"They don't look how they do in magazines or videos. I have seen them up close. Exploiting yourself sexually is not a good look. I don't find it encouraging," she said.
Adele has always had a fuller figure but she insists she would never go on a diet or change her image to try and be more successful. The 24-year-old singer - whose last album 21 has sold over 23 million copies worldwide - prefers to just let her music define her. "I have never seen magazine covers and music videos and thought, 'I need to look like that to be a success.' To sell more records I don't need to go that. I just stand there and sing. I'm not worried that I'm a 'plus size' and so much bigger than other artists. No matter what you look like the key is to be happy with yourself," she is quoted as saying.
Deadmau5 wants to write a concept album like Pink Floyd's The Wall.
The dance musician has just released his sixth album, >Album Title Goes Here<, made during a hectic period of DJ performances around the world, but he's hoping to take a year off and create something completely different, with a concept, like British psychedelic band's 1979 classic.
">Album Title Goes Here< is like a poster book of my year and the work I got done in the chaos kind of thing. Hopefully next time - and I know I say this every f***ing time - that I'll have this year off of touring and put together something that's like Pink Floyd's The Wall. Something that tells a story and has a big package thing [around it]," he told MTV.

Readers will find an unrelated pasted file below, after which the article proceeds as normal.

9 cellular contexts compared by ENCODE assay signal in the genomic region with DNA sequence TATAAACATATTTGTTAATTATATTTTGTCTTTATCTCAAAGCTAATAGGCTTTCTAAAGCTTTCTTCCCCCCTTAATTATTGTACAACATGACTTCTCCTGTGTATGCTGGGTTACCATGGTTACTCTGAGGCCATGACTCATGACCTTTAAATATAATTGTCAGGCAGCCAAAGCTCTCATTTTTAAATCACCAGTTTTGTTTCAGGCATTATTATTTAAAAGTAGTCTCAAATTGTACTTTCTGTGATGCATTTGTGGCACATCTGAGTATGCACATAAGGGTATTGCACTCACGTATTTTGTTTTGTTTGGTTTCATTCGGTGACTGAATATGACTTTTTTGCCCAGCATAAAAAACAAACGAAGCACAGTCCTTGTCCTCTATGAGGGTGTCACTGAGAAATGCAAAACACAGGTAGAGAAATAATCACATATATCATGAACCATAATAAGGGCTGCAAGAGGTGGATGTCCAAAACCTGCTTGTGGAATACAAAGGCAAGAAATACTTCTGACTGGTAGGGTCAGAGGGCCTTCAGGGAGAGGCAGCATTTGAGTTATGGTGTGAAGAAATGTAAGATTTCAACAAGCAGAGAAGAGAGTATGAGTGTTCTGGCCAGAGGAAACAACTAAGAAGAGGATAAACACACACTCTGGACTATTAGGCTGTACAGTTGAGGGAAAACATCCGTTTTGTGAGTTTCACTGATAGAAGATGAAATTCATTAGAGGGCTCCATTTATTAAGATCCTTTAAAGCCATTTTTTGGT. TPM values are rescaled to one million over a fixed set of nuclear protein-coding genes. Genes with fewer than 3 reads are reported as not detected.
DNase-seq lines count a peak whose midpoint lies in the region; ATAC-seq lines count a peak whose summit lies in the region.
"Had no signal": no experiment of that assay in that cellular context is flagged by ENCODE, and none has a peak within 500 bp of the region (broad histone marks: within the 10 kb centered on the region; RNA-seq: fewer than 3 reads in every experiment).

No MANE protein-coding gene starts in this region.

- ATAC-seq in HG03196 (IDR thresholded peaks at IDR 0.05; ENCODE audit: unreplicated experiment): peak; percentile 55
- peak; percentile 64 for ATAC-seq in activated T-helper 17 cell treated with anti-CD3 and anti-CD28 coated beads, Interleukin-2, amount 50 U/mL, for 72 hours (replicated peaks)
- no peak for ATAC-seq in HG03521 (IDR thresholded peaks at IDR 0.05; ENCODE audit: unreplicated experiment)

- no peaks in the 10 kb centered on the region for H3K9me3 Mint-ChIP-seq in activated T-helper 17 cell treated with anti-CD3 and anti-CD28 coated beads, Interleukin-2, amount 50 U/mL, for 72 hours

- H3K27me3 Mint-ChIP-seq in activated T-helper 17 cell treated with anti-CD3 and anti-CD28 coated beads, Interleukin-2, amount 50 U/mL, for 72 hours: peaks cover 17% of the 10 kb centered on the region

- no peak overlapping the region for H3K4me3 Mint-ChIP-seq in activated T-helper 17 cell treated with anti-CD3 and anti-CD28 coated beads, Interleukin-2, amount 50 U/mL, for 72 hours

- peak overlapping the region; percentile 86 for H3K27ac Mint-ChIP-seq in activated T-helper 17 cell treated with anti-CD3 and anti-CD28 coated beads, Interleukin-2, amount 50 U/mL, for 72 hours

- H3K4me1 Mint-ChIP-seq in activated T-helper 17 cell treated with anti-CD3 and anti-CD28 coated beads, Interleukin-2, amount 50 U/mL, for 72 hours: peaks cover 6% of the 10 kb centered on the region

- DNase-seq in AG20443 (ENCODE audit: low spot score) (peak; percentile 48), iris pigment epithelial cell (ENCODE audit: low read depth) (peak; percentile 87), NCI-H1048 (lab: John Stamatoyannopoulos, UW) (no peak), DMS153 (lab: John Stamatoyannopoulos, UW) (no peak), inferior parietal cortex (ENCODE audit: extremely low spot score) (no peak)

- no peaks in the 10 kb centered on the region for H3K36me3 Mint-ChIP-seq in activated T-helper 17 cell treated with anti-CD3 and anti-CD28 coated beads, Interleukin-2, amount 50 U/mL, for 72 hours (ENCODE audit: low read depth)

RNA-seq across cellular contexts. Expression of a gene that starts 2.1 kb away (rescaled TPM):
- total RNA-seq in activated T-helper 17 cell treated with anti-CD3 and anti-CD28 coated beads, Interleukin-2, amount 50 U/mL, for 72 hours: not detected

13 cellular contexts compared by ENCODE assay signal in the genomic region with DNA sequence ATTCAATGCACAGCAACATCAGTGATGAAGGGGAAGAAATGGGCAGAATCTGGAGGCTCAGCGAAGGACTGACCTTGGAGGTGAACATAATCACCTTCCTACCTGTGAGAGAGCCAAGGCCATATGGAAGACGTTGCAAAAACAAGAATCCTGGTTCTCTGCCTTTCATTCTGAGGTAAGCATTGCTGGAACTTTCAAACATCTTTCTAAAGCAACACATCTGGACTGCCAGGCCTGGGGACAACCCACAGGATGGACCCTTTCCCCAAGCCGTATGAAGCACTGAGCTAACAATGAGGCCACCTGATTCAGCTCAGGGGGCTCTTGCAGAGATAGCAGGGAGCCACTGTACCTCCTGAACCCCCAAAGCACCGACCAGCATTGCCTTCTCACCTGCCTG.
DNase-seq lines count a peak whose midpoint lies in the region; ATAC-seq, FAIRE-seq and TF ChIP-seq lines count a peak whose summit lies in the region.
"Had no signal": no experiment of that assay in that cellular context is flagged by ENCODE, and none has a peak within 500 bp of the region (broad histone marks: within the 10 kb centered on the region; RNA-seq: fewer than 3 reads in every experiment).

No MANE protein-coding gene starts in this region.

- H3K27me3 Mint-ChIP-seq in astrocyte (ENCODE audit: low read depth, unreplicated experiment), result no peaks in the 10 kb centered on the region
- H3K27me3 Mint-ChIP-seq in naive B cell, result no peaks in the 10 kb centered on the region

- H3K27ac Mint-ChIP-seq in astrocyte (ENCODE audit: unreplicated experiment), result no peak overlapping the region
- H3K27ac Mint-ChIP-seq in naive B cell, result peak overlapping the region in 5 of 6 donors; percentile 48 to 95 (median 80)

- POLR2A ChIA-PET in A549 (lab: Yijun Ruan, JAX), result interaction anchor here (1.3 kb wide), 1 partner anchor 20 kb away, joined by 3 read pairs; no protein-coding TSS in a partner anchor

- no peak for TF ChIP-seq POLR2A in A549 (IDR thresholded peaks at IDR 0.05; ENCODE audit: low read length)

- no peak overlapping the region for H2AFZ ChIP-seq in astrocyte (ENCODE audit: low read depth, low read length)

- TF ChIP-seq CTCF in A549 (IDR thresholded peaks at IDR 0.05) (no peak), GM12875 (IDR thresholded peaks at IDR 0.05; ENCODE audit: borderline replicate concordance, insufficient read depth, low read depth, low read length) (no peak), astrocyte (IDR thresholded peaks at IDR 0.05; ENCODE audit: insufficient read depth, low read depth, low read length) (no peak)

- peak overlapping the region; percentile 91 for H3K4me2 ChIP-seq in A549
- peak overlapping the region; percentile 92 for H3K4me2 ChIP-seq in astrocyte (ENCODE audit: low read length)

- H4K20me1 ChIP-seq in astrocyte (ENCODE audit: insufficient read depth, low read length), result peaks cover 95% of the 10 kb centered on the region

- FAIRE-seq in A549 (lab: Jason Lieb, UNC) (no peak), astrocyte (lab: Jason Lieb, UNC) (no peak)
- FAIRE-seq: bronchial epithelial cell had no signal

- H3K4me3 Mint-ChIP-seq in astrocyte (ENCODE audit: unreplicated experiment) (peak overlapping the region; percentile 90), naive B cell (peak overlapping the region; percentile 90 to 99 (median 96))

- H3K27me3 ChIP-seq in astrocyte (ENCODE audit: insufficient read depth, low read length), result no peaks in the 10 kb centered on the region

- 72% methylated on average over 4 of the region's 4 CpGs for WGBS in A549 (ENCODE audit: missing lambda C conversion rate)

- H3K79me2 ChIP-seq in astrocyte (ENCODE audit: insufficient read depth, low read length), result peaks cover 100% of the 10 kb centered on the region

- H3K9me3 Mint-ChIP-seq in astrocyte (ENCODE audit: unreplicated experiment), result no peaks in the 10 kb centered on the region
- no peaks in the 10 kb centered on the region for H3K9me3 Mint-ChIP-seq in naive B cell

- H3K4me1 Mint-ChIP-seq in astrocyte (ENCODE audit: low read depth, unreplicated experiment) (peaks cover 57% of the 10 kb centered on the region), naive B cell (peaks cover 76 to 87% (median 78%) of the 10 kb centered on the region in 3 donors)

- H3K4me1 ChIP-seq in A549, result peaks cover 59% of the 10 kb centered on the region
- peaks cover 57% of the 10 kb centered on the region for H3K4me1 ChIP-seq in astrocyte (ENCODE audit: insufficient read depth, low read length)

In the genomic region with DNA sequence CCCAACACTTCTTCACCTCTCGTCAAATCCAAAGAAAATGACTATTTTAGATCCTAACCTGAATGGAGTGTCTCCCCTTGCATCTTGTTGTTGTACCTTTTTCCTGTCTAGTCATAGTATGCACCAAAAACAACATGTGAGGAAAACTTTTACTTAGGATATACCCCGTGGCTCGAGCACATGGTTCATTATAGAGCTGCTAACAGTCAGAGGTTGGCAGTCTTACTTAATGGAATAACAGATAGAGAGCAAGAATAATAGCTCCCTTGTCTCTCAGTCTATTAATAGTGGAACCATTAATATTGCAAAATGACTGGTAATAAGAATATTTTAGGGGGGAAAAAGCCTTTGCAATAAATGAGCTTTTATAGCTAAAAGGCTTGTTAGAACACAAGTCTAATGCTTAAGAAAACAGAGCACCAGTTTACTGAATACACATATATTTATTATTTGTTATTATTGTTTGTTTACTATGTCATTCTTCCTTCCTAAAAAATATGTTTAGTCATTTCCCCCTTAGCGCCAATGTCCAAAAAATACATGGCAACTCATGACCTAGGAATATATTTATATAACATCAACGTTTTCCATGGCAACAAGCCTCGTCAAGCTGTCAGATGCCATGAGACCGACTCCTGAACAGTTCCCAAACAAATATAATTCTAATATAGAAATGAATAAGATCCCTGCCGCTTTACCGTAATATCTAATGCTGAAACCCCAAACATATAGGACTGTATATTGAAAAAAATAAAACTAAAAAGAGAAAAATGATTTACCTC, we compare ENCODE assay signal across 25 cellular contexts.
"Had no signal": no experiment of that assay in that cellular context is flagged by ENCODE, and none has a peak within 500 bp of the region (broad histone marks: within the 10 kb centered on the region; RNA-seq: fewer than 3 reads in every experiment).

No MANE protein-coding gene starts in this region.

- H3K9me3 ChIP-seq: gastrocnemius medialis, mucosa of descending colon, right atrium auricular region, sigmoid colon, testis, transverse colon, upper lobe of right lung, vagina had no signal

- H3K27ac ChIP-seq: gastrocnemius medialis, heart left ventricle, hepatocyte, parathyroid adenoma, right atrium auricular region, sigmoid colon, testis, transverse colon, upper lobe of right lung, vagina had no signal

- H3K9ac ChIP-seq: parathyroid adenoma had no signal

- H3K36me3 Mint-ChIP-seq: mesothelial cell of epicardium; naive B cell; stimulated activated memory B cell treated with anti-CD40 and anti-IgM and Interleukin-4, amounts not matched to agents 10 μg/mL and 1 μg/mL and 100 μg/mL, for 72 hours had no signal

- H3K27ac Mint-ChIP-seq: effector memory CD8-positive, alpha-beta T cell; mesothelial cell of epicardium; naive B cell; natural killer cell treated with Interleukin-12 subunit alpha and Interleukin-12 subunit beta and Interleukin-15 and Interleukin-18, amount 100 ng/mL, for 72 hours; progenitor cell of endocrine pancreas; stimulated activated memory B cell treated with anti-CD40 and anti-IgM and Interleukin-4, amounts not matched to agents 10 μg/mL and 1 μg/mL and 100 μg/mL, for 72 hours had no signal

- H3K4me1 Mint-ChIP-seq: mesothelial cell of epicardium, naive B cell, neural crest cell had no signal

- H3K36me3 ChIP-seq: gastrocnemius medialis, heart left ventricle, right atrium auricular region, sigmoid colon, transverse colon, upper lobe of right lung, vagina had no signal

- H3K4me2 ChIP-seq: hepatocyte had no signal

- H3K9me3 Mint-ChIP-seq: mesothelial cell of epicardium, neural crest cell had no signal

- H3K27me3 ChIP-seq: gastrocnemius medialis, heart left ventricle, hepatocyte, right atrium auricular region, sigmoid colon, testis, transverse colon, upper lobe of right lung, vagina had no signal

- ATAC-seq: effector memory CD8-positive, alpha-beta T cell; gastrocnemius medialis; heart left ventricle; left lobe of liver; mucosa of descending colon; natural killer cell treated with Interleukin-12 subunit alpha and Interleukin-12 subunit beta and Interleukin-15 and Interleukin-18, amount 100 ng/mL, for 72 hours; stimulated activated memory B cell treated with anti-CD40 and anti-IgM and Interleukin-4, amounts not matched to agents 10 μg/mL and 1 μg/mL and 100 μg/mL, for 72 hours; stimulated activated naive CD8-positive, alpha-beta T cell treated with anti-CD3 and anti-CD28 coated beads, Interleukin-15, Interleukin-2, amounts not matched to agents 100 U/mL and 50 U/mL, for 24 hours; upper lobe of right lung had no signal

Of Monsters and Men are "more rock 'n' roll" than folk.
The Icelandic "Little Talks" band have been compared to folk acts like Mumford and Sons because they use acoustic guitars and have lush vocal harmonies, but singer Ragnar Þórhallsson feels the band's sound is more rock influenced.
"It's hard for me to describe our music. It has folk elements, but it has more rock 'n' roll in it. We like being compared to great bands, but we're not like Mumford and Sons, we very much have our own style," he said.
The band performed an exclusive show at London's Village Underground Venue last night alongside Spector, as part of the Logitech UE launch. The show was the last night of the group's US and European tour before heading home, and the six piece band impressed the capacity crowd by balancing tender moments with rock crescendos on tracks such as "Six Weeks," "Love Love Love" and "Mountain Sound."